Business Backs Bill to Control DOTD Budget and Fix Our Roads
Baton Rouge – Legislation to control DOTD’s operating budget and raise more revenue to fix Louisiana’s roads and bridges has been filed by State Representative Steve Carter (R-Baton Rouge). The bill, HB 542, ratchets down DOTD’s current use of the existing fuel tax for operating expenses. The bill simultaneously increases new revenue for highways through a fuel tax increase, rededication of existing sales tax, and new registration fees on electric and hybrid vehicles.
It has been thirty years since state lawmakers have passed a major reform and investment package for Louisiana’s roads and bridges. Over that period, rising costs have eroded the value of the fuel tax while DOTD’s operating budget has also been allowed to grow each year. This bill ensures 8 cents of taxpayers existing fuel tax are invested back into road and bridge preservation and construction by 2025.
Central to the coalition’s proposal is the utilization of the new “Construction Subfund” (lockbox) of the Transportation Trust Fund. The “lockbox” ensures dollars deposited in the “lockbox” go directly to projects. Voters approved this constitutional amendment in 2017, protecting highway dollars from any DOTD employee costs.
“This legislation is the product of dozens of businesses in this state coming together to produce a real, long-term solution to Louisiana’s crumbling roads and bridges,” said Michael J. Olivier, CEcD COO of C100 Louisiana. “This bill has been specifically developed to address every concern that has prevented the legislature from taking action in the past.”
“Providing safe roads and bridges are a vital function of state government and it’s time for us in the legislature to start making our citizens’ safety a priority,” said author Rep. Steve Carter a Baton Rouge Republican. “The fuel tax is the time-tested, fair way to raise money for roads and bridges. We are once again among the last states in the country to raise revenue for roads. Every state in the deep south has raised revenue within the past six months. This bill is the right solution for our legislature and our State.”
“If we do nothing, DOTD’s operating budget will soon consume what little money we do have going to roads – that is simply not acceptable,” said Chance McNeely, Executive Director of the Louisiana Motor Transport Association. “We support this bill because it puts existing fuel tax dollars back on roads and off DOTD’s growing operating budget. We’ve never been willing to put our good money on top of bad, and this bill solves that problem while also creating reasonable revenue increases. This is the conservative, right way to fix our roads.”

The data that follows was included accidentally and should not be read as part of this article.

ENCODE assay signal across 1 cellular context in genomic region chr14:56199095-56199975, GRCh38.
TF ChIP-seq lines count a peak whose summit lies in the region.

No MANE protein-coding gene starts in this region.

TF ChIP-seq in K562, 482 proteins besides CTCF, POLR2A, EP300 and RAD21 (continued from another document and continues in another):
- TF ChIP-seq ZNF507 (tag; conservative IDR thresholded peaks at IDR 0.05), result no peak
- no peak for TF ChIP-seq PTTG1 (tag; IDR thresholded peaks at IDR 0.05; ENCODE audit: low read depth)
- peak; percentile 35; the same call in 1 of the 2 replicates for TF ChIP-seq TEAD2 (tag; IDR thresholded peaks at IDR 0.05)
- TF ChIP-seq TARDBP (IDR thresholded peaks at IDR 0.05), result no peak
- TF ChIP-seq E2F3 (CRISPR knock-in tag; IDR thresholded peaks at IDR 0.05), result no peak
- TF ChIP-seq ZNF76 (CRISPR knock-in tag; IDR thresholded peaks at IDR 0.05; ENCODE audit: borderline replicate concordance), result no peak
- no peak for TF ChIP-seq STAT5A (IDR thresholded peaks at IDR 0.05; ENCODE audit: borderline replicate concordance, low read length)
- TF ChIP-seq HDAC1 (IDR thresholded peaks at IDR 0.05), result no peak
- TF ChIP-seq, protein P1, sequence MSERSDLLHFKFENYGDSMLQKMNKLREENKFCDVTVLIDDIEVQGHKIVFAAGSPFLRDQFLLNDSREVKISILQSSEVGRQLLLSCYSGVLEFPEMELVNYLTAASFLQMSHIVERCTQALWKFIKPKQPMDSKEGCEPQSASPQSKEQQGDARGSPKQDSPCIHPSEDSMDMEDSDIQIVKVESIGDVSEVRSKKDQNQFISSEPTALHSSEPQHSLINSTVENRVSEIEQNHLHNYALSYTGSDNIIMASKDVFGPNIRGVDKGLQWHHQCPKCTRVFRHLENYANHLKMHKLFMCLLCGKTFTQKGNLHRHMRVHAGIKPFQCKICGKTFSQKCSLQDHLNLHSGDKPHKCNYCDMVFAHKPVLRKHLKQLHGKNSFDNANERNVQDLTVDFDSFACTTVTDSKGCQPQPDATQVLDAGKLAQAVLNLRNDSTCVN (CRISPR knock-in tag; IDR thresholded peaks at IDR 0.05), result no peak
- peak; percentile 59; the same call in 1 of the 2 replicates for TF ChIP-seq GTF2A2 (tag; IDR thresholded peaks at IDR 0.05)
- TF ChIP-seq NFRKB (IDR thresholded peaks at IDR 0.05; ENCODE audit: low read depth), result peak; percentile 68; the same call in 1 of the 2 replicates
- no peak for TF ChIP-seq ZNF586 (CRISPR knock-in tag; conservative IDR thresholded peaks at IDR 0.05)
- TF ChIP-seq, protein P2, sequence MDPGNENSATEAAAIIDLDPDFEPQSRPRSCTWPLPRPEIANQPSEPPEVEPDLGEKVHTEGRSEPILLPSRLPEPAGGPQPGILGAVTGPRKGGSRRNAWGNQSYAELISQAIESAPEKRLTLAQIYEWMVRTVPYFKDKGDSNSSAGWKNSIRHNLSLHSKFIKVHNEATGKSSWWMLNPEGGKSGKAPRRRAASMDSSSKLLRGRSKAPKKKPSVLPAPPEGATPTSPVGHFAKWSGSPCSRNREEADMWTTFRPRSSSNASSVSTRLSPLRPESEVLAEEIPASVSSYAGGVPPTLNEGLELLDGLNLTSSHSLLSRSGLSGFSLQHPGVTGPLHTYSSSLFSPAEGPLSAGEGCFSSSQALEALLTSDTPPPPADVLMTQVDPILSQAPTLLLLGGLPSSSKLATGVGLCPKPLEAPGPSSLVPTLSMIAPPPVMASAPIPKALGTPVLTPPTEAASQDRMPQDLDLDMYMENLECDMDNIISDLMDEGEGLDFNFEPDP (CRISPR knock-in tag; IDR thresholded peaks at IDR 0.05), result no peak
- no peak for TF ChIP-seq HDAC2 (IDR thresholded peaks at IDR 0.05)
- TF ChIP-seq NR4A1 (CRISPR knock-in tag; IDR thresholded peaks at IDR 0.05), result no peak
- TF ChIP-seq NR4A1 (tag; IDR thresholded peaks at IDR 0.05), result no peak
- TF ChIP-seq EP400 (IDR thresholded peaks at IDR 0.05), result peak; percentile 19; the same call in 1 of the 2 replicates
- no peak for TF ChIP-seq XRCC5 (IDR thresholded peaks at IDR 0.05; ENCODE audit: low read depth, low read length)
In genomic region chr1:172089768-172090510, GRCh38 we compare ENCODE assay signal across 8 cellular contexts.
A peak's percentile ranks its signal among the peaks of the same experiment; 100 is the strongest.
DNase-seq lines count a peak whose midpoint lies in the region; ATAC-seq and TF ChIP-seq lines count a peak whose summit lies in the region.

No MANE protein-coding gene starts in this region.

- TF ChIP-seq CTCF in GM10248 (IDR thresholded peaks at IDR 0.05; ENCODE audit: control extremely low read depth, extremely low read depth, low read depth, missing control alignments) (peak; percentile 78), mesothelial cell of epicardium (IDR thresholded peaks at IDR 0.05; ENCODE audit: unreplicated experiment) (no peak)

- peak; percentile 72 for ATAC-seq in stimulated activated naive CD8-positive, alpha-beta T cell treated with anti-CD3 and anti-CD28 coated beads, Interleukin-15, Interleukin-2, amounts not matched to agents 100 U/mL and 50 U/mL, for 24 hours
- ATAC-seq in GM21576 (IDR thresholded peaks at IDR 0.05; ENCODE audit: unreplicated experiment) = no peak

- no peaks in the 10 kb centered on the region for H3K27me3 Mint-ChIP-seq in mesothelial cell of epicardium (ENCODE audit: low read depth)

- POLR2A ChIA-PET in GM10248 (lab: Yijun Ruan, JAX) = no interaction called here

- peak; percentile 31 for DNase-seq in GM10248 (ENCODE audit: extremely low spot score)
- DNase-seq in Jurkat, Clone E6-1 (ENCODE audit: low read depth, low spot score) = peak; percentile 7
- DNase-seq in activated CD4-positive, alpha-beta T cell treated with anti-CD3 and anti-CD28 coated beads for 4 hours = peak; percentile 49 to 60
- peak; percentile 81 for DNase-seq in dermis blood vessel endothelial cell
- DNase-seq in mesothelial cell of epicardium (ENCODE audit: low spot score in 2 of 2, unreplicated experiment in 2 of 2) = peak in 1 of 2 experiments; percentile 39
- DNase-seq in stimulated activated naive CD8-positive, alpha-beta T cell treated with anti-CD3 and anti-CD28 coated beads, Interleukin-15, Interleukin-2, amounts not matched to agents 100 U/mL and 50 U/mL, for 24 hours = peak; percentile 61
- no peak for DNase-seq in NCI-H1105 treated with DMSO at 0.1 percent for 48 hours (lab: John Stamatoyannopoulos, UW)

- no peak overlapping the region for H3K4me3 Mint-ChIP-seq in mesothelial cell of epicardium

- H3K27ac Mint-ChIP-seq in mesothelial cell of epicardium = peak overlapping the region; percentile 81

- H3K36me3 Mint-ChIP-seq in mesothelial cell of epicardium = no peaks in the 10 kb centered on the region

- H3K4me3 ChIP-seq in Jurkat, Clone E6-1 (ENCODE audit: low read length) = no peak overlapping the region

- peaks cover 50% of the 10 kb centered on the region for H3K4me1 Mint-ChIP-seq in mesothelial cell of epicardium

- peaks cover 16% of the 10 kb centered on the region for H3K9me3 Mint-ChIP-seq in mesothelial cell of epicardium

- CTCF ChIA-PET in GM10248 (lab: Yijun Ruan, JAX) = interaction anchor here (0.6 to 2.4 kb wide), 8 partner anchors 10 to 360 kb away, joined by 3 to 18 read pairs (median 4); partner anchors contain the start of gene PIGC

In addition to the key reform measures, HB 542 increases the state gasoline tax by 6 cents in 2019 and the state diesel tax by 4 cents. Both taxes will increase by two cents every two years through 2031, with no increases beyond that time. Other legislation, HB 217 by Rep. Walt Leger, increases truck permit fees to justify the off-set between gasoline and diesel.
The bill establishes a $300 fee on electric vehicles and a $200 fee on hybrids, rates that are consistent with what regular vehicles pay in fuel taxes. As a supplement to the core revenue measures, the bill also rededicates portions of the existing .45 cent “new” sales tax to transportation through 2025.
The legislation also prioritizes and pays for several signature capacity infrastructure projects including a new Mississippi River bridge at Baton Rouge, a new I-10 bridge across the Calcasieu River at Lake Charles, the completion of I-49 South from Lafayette to New Orleans, the widening of I-12 from Baton Rouge to the Mississippi State Line, widening of I-20 at Shreveport and Bossier City, widening of I-20 at Monroe and access improvements to the Port of New Orleans.
HB 542 dedicates 60 percent of revenues to preservation, financing a robust statewide bridge replacement program aimed at constructing hundreds of new bridges in rural Louisiana along many of the state’s non-interstate highways.
“Our state’s transportation system is creating major challenges for the agriculture and forestry industries,” said Ronnie Anderson, President of Louisiana Farm Bureau Federation. “With thousands of load-posted, comprised bridges, our farmers and foresters have a very difficult time getting their goods to market. Roads and bridges must be a priority for the legislature – we have to do something about this now.”
The Louisiana Coalition to Fix Our Roads consists of over 100 businesses, Chambers of Commerce and trade associations across Louisiana, a group that has come together to ask drivers and the public in general to join them in their efforts to rally lawmakers to pass a comprehensive plan to make our current roads and bridges safe, meet the state’s growing transportation needs and improve our quality of life in Louisiana.
“The campaign is about empowering people to directly connect with their lawmakers and share with their friends and followers that they are in fact fed up with our state’s terrible roads and bridges,” said Ponti. “2019 must be the year to fix our roads.”
“It’s common sense. We need quality roads and bridges in our state. It affects us all – our families, our businesses, our state’s economic opportunities,” said Ponti. “The citizens of Louisiana are speaking up and want their Legislators to stop ignoring the issue and begin working together on a plan to fix our roads and bridges.”
Lawmakers will return to the capital on April 8 for the 2019 legislative session where Rep. Carter‘s bill will be considered along with other legislation aimed at fixing and improving the state’s roads and bridges.